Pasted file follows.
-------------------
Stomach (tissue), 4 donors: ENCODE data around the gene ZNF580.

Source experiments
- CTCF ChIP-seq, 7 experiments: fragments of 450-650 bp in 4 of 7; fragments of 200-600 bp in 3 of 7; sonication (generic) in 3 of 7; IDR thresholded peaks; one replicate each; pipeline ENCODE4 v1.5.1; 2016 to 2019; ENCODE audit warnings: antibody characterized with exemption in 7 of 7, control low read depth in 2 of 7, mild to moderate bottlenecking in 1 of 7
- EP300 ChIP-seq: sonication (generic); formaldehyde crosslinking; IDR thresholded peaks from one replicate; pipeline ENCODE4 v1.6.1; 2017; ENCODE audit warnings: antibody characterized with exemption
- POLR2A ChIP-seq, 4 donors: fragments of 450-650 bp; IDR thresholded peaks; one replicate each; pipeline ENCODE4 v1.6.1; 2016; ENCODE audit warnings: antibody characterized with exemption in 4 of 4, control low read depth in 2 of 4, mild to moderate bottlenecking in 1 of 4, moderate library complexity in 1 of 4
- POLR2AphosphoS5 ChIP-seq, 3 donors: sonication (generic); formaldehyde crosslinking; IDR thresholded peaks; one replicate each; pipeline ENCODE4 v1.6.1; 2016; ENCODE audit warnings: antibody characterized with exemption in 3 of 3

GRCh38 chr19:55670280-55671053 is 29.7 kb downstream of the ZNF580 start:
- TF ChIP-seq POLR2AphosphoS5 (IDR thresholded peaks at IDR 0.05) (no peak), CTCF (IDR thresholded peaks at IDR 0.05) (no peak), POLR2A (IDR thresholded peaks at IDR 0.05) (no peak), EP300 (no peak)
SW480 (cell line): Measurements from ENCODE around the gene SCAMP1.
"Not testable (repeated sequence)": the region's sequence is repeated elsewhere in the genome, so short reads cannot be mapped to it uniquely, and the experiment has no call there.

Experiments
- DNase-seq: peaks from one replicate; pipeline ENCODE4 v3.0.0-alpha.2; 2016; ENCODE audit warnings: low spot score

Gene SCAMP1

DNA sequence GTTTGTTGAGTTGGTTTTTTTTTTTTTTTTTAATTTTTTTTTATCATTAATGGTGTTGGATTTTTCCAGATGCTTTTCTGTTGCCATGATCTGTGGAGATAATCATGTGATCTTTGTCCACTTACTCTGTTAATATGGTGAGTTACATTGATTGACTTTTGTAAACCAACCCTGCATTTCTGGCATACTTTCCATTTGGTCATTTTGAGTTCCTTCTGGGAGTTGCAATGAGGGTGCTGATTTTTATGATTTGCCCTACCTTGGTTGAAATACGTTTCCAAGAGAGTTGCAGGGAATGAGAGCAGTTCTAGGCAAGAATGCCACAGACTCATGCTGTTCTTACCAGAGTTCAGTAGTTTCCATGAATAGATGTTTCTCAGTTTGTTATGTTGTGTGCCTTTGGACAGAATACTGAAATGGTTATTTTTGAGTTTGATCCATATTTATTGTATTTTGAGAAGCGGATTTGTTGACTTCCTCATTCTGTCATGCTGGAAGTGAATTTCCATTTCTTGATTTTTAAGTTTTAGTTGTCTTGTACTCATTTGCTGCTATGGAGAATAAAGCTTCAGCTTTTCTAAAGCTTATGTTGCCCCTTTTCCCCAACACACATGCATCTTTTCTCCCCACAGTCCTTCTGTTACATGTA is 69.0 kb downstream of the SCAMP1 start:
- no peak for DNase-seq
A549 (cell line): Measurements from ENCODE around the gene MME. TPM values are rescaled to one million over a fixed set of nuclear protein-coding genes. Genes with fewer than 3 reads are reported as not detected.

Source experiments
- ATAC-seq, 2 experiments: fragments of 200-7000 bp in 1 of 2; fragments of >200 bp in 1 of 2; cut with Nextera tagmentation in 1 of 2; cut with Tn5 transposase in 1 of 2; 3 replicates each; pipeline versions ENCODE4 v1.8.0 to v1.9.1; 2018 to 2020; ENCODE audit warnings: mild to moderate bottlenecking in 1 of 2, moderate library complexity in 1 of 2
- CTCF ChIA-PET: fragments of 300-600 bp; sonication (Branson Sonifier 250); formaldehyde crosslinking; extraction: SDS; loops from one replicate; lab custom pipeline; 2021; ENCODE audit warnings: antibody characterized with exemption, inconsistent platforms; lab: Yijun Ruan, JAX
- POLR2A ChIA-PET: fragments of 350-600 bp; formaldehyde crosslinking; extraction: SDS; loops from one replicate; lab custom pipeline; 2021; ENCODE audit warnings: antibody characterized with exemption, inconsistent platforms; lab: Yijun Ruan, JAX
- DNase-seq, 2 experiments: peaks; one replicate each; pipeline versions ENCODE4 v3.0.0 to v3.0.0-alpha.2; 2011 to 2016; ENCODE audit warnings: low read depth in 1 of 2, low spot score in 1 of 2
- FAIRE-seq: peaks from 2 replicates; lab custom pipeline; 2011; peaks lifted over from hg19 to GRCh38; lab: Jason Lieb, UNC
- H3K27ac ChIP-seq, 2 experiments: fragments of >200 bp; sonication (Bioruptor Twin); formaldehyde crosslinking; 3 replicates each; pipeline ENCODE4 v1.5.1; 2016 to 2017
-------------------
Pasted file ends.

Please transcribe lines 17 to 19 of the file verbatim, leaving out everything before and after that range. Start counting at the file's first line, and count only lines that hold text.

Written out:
Source experiments
- ATAC-seq, 2 experiments: fragments of 200-7000 bp in 1 of 2; fragments of >200 bp in 1 of 2; cut with Nextera tagmentation in 1 of 2; cut with Tn5 transposase in 1 of 2; 3 replicates each; pipeline versions ENCODE4 v1.8.0 to v1.9.1; 2018 to 2020; ENCODE audit warnings: mild to moderate bottlenecking in 1 of 2, moderate library complexity in 1 of 2
- CTCF ChIA-PET: fragments of 300-600 bp; sonication (Branson Sonifier 250); formaldehyde crosslinking; extraction: SDS; loops from one replicate; lab custom pipeline; 2021; ENCODE audit warnings: antibody characterized with exemption, inconsistent platforms; lab: Yijun Ruan, JAX